I'm not sure why
tar cvfz works, when accourding to a quick scan of the
man page and my experience, a hyphen is standard practice. Maybe it's a BSD compatibility thing (like
At any rate, your syntax is incorrect.
-f takes the next argument as the filename to compress to. In this case, that filename is
z, which isn't what you expected. Here's a sample of the output so you can see what I mean:
$ tar -cvfz test.tar.gz scott
tar: test.tar.gz: Cannot stat: No such file or directory
tar: Exiting with failure status due to previous errors
ls shows a file called
file command reveals that it's an uncompressed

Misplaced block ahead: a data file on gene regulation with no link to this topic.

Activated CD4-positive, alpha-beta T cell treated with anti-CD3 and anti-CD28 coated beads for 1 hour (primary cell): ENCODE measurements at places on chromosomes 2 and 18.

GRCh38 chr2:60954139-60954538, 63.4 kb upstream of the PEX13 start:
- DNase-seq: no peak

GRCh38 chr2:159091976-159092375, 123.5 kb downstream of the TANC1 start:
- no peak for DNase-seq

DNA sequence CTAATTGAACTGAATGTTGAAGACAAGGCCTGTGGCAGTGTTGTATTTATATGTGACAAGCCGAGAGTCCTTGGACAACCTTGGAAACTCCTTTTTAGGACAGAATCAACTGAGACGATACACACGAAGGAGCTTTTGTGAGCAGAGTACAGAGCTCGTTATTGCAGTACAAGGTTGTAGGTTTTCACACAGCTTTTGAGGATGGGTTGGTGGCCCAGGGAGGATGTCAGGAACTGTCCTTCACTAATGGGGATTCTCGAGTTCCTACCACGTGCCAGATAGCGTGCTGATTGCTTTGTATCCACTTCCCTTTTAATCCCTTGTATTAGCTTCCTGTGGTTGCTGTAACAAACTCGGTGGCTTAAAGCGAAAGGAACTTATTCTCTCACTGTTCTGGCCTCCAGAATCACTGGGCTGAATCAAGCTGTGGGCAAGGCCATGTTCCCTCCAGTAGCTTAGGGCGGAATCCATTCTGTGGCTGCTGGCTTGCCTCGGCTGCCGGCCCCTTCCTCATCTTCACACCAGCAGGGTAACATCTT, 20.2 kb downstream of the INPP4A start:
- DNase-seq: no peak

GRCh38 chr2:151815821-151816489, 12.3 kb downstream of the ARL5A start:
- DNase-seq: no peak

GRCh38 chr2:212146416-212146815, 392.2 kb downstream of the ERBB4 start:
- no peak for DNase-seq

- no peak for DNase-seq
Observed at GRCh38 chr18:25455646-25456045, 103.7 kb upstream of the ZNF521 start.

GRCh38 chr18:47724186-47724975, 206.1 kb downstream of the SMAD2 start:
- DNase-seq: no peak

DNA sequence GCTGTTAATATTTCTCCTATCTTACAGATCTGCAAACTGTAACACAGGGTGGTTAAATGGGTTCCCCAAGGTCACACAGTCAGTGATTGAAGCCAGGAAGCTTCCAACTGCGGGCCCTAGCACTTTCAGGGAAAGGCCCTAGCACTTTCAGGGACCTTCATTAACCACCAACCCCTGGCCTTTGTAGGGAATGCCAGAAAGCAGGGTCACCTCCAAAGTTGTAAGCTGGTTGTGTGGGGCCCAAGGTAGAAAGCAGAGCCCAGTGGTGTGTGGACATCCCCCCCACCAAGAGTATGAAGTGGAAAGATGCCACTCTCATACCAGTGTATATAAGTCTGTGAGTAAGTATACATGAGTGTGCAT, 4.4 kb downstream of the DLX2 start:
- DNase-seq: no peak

tar archive. It's uncompressed because the
-z argument wasn't passed. And the error message came from trying to add the non-existant file
test.tar.gz to the archive.
Simply reorder the options and you'll be OK:
tar -czvf test.tar.gz some/directory
If you always make the
-f the last argument, you'll be fine. By the way, remember that short options (one-letter options) that take arguments don't normally require a space between the option and the argument.
EDIT: By the way, if the form without the hyphen is a BSD-compatibility thing or something like that, then it's likely that the way that
tar is invoked in such an environment is different, and doesn't require the
f flag to specify the input file, but works more like
cp or something. But this is just speculation based on comparison with